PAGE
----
[This article was originally published on Southern Voice’s blog on May 4, 2020]
The economic session panel of the virtual conference “Think tanks and COVID-19 in Lati America” looked at the challenges facing the region in light of the current crisis. Verónica Serafini from CADEP (Paraguay), Miguel Jaramillo from GRADE (Peru) and Pedro Argumedo from FUSADES (El Salvador) were part of the panel. Ana Patricia Muñoz from Grupo Faro (Ecuador) moderated it. The researchers analyzed the measures taken in their respective countries.
Talking about Latin America implies talking about heterogeneity. Most countries in the region rank as upper-middle-income economies. However, they are also characterized by their increasing poverty rates and the highest levels of income inequality worldwide. “The expansion of the middle class in the region is a myth,” said Verónica Serafini, of CADEP. In Latin America, the middle class grew in terms of income, but not in terms of social protection. In other words, the region has a rising, but at the same time very vulnerable, middle class. In addition, the highest recorded informality rates exacerbate social inequalities. These aspects are vital in contextualizing the situation in this part of the world and understanding the damage the crisis creates.
The global spread of the pandemic affects Latin American countries differently. Some economies are especially vulnerable. Such is the case of dollarized countries, given the limitation that this represents in their monetary policy. When speaking of vulnerability, it is essential to remember the strong link between the economies of the region and the international markets. Countries dependent on raw material exports, such as oil and minerals, are especially affected. Further factors of vulnerability prevalent among some Latin American economies are high levels of indebtedness and low monetary reserves.
The demand for resources to finance the COVID-19 response is exceptionally high. The more restrictive the measures to contain the pandemic, the greater the need for resources. When thinking about financing options for the coming years, countries must take into account tax collection, the existence and, ideally, the reduction of illicit financial flows as well as levels of public and private debt. Furthermore, the growing need for resources raises new questions about the benefits and levels of transparency that multilateral and bilateral financing systems offer. The characteristics of the public sector, the institutional framework, and the capacity of civil society to audit debt are additional factors to consider when exploring financing options to face the crisis.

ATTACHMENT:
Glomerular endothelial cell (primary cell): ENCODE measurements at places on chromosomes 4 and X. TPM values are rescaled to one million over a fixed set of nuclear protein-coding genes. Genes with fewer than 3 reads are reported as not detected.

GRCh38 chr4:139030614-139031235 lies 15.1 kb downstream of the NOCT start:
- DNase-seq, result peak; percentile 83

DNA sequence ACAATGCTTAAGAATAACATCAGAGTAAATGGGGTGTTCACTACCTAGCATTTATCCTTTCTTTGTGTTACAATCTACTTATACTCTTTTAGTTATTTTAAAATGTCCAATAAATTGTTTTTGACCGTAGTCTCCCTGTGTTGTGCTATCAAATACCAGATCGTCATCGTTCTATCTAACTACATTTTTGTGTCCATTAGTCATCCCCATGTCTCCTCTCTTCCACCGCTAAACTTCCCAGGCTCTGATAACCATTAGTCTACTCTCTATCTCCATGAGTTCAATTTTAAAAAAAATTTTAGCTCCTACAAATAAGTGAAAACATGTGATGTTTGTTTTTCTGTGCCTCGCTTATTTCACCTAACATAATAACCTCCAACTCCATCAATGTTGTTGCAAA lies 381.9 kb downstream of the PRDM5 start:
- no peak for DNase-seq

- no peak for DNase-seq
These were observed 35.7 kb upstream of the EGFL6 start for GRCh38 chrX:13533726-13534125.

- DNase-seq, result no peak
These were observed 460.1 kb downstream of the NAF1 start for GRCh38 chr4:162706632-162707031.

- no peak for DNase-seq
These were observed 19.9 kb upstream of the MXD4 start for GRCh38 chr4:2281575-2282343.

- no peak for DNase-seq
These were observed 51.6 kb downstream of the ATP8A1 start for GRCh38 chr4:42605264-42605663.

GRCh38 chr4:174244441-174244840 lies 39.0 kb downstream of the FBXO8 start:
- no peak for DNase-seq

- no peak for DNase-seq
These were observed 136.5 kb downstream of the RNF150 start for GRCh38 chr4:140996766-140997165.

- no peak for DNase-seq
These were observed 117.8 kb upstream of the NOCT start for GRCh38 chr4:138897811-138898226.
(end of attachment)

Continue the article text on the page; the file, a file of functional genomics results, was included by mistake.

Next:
Latin American countries have put in place support programs for businesses and households. These range from providing food and making cash transfers to creating funds and plans for business support and recovery. The size and scope of these programs depend on each economy. However, high levels of informality and low levels of bank usage in the region have made it challenging to implement these measures.
A robust financial system, with sufficient liquidity, is key to revitalizing the region’s economy. Now more than ever, it is crucial that the financial operations of each country remain flexible and manage to adapt to the heterogeneous needs of households and production systems.
Without a doubt, the crisis Latin America is facing presents us with multiple challenges. Despite this, the virtual panel discussion ended on a positive note: it emphasized that this can also be an opportunity to lay the foundations for an economy and a functional and universal social protection system in the region.
You can read a summary of the entire conference here.